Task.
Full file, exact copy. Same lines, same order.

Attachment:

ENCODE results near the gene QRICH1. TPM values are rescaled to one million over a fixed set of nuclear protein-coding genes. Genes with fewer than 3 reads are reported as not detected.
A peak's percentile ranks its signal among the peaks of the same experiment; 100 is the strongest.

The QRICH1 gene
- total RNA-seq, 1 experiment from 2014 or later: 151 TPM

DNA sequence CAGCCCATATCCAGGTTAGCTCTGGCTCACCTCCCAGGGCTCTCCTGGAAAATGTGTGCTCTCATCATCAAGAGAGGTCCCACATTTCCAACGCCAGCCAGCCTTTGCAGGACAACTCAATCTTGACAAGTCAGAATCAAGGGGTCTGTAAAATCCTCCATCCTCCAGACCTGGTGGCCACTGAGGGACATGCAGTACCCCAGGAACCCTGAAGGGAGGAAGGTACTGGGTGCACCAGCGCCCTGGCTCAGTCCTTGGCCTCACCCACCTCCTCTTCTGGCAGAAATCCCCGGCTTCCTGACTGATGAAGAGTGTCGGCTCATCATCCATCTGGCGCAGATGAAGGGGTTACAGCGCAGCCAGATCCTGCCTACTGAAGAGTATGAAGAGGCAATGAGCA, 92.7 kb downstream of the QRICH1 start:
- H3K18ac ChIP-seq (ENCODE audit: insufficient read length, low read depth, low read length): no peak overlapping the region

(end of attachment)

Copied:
ENCODE results near the gene QRICH1. TPM values are rescaled to one million over a fixed set of nuclear protein-coding genes. Genes with fewer than 3 reads are reported as not detected.
A peak's percentile ranks its signal among the peaks of the same experiment; 100 is the strongest.

The QRICH1 gene
- total RNA-seq, 1 experiment from 2014 or later: 151 TPM

DNA sequence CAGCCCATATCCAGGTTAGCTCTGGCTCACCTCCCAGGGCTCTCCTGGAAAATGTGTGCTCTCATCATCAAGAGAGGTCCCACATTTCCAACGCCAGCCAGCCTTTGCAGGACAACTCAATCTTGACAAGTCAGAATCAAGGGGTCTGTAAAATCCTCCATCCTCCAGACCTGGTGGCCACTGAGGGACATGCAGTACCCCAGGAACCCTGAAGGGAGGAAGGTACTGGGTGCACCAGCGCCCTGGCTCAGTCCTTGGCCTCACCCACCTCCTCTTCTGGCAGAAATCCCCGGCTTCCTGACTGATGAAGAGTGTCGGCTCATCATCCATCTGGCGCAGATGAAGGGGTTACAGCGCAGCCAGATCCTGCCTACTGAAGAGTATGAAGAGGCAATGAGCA, 92.7 kb downstream of the QRICH1 start:
- H3K18ac ChIP-seq (ENCODE audit: insufficient read length, low read depth, low read length): no peak overlapping the region